Reading and writing are forbidden for a number of reasons:
First, women are forbidden to read and write because the government of Gilead does not want them to be able to communicate with one another secretly. They cannot send one another letters or messages that they might use to start or join a resistance. Since they are deprived of all modes of communication besides verbal speech, the women's communication can be much more tightly controlled, because it can be monitored: overheard, caught on video, and so on.
Second, reading is one major way that people educate themselves. When we read, we learn about other people and other societies, and we expand the way we think about the world. The Gileadean government does not want women to be educated or thoughtful. They are supposed to be obedient and submissive. In fact, if you think about it, it is only the first generation of women in Gilead who will be literate. After them, if no women learn to read or write, they will be so much more docile and compliant because they simply will not know another way. They will not be able to read stories about heroes who stand up to injustice, and therefore, they might not even have a way to identify injustice when they see it.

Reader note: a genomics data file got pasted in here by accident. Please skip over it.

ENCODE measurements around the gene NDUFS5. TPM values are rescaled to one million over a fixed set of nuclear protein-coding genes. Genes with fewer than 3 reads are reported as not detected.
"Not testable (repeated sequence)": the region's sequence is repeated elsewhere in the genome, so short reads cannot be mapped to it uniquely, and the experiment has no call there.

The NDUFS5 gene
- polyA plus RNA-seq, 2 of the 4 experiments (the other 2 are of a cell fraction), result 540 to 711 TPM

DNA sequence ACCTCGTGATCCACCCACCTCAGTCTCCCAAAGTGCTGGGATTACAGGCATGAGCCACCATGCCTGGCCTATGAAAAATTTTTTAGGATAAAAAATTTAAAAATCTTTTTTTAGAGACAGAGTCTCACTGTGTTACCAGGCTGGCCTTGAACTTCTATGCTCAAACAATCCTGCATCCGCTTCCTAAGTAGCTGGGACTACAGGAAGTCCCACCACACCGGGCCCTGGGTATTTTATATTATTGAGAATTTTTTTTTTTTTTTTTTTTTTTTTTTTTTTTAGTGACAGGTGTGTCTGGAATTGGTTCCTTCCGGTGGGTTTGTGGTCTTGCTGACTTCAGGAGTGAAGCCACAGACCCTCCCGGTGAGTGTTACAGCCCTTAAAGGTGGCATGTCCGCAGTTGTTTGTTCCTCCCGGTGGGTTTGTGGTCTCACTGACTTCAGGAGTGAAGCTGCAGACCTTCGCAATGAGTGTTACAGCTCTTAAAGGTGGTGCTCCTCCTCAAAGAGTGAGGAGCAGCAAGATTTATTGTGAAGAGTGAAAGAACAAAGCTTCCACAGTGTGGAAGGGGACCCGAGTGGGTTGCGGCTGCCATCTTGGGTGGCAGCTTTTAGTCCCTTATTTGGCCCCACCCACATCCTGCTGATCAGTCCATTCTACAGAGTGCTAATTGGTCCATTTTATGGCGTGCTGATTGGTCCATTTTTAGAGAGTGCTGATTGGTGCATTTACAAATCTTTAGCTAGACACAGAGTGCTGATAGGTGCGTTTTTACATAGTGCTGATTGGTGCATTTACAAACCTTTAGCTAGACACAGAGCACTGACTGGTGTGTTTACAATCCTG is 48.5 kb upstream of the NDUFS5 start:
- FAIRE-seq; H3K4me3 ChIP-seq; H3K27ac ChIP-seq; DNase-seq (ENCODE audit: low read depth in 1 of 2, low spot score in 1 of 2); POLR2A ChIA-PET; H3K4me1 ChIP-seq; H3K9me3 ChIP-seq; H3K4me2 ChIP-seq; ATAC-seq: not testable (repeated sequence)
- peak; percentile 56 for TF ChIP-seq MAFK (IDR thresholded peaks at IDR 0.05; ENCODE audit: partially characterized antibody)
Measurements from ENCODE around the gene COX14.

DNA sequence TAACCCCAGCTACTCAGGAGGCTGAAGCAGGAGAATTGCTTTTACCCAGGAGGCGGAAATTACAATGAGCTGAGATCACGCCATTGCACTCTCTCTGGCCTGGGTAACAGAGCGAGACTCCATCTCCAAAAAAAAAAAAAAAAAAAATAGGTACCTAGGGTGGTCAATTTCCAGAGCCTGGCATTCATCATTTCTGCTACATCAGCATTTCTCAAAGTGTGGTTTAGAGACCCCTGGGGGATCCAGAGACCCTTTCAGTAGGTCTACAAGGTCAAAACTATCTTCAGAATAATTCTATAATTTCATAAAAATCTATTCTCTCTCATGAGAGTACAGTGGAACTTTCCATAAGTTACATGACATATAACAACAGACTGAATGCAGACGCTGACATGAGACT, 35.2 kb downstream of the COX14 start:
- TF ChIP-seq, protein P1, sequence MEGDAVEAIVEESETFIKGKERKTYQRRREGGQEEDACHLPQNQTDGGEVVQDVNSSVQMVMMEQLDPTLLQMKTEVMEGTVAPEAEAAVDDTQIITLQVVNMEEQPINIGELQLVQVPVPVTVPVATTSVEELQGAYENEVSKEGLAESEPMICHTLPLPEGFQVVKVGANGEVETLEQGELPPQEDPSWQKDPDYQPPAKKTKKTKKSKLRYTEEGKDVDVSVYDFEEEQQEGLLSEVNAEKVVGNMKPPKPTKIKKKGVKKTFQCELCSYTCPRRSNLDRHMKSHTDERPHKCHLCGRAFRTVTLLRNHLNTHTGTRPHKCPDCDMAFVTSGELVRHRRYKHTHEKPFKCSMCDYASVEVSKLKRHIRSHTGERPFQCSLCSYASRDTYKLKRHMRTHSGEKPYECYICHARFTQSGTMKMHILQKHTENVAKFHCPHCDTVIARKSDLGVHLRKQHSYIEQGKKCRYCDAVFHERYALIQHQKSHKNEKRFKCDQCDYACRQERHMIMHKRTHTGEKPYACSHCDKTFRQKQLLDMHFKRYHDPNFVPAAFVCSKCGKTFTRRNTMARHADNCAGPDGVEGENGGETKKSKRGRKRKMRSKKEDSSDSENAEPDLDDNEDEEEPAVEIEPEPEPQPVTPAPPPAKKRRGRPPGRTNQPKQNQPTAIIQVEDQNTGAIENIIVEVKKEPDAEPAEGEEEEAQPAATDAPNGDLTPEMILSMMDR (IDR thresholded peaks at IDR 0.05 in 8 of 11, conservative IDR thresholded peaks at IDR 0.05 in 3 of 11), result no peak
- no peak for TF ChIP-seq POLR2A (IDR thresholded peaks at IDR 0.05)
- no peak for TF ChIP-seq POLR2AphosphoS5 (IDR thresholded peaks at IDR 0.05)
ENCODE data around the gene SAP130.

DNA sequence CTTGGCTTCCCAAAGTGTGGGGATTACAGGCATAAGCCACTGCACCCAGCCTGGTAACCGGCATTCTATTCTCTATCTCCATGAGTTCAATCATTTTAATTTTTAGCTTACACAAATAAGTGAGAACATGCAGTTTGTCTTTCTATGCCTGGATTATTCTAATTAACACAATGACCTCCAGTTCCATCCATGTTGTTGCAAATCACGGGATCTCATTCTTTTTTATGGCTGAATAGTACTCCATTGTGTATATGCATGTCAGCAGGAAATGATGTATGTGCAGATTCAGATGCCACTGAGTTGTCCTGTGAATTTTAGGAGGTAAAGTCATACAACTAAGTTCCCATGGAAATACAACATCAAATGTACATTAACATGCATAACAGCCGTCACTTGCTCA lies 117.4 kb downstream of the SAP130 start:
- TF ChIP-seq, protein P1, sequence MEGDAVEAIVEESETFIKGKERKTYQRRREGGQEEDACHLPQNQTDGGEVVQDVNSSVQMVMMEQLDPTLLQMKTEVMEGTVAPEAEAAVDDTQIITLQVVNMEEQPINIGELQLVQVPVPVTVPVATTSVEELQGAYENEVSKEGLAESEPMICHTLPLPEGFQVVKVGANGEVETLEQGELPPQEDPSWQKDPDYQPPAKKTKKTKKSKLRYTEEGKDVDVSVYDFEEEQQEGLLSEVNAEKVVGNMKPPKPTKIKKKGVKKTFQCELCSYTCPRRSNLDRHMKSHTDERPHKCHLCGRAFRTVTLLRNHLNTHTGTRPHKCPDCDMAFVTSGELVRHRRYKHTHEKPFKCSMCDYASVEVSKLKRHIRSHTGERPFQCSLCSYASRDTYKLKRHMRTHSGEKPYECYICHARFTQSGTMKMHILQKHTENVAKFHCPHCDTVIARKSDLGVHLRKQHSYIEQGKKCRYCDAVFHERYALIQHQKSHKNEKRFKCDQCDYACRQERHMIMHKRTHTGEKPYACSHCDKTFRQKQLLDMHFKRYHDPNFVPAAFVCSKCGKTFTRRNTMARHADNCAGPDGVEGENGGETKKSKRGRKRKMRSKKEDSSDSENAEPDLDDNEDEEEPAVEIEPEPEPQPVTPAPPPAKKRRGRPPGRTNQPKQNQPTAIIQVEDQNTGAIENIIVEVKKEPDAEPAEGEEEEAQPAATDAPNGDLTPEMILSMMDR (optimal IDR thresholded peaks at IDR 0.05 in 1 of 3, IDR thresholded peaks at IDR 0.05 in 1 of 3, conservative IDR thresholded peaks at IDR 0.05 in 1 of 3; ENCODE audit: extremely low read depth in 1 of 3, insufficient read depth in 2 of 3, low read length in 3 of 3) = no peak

Third, by keeping the Bible—which Gilead claims to take as its foundational text—secret, the government can control consumption of it. The government can prevent people from reading inspirational stories that might compel them to action and only allow citizens to come in contact with the stories that would seem to support their society. Further, they can make changes to the Bible, some subtle and others not so much, in order to suit their own end—Offred is aware of some of these changes and points them out to us.